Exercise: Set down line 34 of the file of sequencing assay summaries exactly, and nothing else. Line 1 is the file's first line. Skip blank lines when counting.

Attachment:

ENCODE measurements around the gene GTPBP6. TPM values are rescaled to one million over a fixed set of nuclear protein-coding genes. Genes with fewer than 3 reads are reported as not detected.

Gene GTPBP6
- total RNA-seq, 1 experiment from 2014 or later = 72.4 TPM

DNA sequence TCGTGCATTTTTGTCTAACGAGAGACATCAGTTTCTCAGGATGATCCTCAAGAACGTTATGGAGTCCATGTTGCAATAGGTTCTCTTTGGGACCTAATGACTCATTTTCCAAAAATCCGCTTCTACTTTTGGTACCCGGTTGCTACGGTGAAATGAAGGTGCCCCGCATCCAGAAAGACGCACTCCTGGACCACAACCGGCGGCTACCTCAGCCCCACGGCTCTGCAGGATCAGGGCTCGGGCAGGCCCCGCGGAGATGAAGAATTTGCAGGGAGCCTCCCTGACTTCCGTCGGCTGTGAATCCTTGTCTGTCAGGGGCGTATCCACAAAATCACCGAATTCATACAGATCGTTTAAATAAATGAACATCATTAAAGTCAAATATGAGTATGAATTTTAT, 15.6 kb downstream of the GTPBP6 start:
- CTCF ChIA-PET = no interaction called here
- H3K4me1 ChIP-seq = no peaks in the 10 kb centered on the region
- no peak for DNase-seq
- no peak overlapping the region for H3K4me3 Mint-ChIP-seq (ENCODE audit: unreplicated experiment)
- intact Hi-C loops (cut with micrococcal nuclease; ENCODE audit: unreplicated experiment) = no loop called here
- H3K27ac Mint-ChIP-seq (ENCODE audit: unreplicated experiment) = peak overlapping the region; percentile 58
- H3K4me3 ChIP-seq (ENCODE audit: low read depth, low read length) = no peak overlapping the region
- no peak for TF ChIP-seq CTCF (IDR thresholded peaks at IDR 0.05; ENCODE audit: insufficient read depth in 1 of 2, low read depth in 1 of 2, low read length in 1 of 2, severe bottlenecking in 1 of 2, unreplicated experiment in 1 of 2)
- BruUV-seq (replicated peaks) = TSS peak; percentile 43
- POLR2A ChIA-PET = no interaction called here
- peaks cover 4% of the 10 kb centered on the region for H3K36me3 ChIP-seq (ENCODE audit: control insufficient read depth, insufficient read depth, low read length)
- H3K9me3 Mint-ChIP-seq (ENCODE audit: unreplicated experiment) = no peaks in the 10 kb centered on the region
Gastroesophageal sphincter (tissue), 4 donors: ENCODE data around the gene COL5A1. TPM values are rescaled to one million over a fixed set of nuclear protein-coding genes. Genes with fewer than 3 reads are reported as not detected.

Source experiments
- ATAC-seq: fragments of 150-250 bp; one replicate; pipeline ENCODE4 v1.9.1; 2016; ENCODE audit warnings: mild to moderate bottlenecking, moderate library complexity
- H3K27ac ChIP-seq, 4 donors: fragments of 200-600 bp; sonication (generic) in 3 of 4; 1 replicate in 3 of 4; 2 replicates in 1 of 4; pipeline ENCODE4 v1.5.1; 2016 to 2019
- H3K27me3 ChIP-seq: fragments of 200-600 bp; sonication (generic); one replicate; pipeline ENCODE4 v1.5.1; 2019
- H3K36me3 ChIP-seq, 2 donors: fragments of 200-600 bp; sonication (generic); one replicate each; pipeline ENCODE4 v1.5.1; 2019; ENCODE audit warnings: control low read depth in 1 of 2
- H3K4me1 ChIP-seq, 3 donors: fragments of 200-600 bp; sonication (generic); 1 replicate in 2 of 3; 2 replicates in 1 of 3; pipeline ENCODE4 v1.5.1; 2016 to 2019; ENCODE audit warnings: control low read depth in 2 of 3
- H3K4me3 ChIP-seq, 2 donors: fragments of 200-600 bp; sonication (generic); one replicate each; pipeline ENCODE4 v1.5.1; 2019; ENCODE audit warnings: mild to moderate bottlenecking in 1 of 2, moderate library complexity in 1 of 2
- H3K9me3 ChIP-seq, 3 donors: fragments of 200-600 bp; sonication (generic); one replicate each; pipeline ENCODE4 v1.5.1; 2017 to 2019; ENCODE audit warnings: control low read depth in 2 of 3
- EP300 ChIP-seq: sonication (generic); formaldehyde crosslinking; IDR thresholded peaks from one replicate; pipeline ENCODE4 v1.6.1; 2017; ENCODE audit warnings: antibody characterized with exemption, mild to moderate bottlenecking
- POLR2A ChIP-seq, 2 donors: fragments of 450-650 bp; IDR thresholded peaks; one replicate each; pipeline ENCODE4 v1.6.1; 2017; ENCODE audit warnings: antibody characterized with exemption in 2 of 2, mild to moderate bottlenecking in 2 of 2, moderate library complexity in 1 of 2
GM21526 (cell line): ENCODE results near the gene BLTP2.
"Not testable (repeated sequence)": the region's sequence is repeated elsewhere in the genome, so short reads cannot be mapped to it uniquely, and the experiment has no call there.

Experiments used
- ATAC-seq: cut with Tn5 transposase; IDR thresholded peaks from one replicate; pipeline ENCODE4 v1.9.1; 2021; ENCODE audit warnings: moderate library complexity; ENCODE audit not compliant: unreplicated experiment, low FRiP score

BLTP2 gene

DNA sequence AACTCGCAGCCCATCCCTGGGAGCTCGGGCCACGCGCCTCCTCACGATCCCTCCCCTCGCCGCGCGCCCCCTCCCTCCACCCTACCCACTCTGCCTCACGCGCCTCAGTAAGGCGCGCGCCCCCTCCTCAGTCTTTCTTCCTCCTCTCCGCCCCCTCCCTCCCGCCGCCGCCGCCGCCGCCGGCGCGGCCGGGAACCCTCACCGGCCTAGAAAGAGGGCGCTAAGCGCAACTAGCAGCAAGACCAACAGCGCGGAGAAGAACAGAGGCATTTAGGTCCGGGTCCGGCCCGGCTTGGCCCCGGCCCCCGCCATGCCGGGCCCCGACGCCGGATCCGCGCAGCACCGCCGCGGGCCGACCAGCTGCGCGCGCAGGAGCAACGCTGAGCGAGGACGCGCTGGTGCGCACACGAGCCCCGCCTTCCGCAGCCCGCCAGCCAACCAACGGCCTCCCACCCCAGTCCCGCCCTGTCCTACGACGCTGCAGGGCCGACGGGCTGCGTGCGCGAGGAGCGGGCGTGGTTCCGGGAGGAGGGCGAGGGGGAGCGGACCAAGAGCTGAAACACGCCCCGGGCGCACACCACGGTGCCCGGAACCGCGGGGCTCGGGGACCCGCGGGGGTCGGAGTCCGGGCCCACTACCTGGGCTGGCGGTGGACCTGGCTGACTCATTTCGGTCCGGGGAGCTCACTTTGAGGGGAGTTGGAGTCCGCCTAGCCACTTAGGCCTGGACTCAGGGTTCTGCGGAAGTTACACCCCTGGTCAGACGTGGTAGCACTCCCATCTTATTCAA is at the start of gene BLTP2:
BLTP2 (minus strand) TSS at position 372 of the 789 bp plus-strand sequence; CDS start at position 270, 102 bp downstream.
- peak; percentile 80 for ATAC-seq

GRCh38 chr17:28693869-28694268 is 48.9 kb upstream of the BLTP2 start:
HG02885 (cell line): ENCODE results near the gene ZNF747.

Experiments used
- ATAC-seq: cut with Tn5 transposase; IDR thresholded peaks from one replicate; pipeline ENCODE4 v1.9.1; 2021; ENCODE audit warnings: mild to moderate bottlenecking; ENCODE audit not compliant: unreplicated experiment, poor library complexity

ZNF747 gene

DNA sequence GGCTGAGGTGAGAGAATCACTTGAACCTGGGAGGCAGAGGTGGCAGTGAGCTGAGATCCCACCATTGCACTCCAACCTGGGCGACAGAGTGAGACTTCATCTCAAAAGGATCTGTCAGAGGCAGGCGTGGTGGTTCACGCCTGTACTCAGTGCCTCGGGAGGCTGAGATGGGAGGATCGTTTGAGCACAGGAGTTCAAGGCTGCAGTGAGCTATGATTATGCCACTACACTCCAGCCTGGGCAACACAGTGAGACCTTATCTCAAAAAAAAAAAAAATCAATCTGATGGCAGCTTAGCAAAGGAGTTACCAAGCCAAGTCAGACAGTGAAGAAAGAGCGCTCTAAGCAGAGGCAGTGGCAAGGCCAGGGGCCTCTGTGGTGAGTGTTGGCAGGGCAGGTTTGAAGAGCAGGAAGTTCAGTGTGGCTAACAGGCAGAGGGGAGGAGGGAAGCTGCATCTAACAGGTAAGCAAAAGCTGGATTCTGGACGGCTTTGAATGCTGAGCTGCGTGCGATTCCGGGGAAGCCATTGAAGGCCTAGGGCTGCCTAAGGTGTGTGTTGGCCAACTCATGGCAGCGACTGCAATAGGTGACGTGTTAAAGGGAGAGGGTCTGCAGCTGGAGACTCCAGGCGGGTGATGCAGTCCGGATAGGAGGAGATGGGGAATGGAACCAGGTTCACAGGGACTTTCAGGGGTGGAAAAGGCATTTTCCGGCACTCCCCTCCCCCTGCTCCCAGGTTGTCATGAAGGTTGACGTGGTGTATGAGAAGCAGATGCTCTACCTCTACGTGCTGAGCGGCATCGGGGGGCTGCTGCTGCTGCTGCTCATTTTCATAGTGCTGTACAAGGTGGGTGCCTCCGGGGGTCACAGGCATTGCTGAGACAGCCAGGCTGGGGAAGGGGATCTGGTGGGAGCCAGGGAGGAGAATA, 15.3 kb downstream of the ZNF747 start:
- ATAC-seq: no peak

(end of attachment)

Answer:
BLTP2 (minus strand) TSS at position 372 of the 789 bp plus-strand sequence; CDS start at position 270, 102 bp downstream.